25 June 2024

New Gene-Editing Tool Could Revolutionize Genetic Disease Treatment

Montoya group
Montoya's group

CRISPR-associated transposons or CASTs are mobile genetic elements that use CRISPR-Cas systems to integrate large DNA cargoes at target loci in an RNA-guided manner.

CASTs are a relatively new and exciting addition to the gene-editing toolbox, and exploratory studies in human cells suggest their potential to treat genetic disease regardless of the underlying mutation(s) by replacing the entire disease-causing gene with a healthy copy.

While data from structural experiments has provided some information about how CASTs integrate foreign DNA, the resolution provided in previous studies has not enabled the detailed understanding of their mechanisms that is necessary to fully explore and exploit their gene-editing potential.

To help close that gap, a team at the Novo Nordisk Foundation Centre for Protein Research used high-resolution cryoelectron microscopy and targeted mutagenesis to yield detailed characterisations of CAST complexes and several assembly intermediates. Their findings, which are published in Molecular Cell today, contribute to our understanding of CAST transposition and will help researchers to adapt CASTs for human gene-editing applications.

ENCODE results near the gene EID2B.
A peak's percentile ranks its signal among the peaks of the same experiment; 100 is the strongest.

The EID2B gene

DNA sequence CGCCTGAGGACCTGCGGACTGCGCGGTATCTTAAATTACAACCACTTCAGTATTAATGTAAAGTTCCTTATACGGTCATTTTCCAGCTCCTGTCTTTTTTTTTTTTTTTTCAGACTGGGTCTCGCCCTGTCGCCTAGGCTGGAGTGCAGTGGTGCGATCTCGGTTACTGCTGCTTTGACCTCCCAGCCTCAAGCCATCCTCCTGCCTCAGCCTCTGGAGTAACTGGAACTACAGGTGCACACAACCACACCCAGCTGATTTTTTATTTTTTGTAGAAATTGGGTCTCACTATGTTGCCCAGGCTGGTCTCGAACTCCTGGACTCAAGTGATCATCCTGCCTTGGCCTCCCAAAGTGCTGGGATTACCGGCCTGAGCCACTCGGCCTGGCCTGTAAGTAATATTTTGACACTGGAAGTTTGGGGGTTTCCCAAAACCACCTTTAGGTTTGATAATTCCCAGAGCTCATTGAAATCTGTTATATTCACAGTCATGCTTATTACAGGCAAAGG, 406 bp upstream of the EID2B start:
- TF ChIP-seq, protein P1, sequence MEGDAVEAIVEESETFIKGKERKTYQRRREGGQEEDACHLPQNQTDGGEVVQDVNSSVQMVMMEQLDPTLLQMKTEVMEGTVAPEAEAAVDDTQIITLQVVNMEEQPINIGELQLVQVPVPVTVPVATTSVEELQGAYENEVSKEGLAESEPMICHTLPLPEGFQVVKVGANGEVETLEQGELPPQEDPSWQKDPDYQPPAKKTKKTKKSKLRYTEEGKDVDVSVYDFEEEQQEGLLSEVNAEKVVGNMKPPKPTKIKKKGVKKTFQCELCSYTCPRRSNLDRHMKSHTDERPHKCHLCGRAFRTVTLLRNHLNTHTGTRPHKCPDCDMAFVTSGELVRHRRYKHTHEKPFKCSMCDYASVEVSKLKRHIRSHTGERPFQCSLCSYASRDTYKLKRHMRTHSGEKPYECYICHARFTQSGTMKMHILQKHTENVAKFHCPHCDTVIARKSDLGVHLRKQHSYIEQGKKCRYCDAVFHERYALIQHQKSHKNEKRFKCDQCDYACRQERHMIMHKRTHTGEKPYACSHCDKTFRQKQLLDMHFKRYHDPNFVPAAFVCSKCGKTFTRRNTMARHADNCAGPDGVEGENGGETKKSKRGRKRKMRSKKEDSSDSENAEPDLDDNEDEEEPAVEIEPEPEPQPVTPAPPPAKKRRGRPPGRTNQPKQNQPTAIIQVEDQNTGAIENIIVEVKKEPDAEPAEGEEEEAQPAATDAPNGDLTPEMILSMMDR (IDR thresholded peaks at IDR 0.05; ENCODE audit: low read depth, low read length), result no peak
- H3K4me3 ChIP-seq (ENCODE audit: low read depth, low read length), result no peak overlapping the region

The team, led by Professor Guillermo Montoya, reports high-resolution cryoelectron microscopy (cryo-EM) structures of the reconstituted post-transposition complex of the type V-K CAST, together with different assembly intermediates that enables recapitulation of the integration complex formation. In brief, they show that transposition activity can be modulated and even augmented by mutating certain amino acid residues within the CAST TnsB-binding sites and TnsC hairpin loop, and they identify features of the CAST that govern distance between the PAM and the attachment sites.

Speaking with CRISPR Medicine News about the impact of the study's findings on therapeutic applications, Guillermo Montoya said: »Although we have a long way to go, we are quite excited because our initial gene-editing experiments using the new CAST variants with enhanced activity are already showing promising results in human cells«.

Read the full study in Molecular Cell here.

Article was written by Karen O'Hanlon Cohrt - "Conformational analysis by Cryo-EM yields a high resolution singular model of RNA-guided transposition by CRISPR-associated transposons" - CRISPR medicine news (link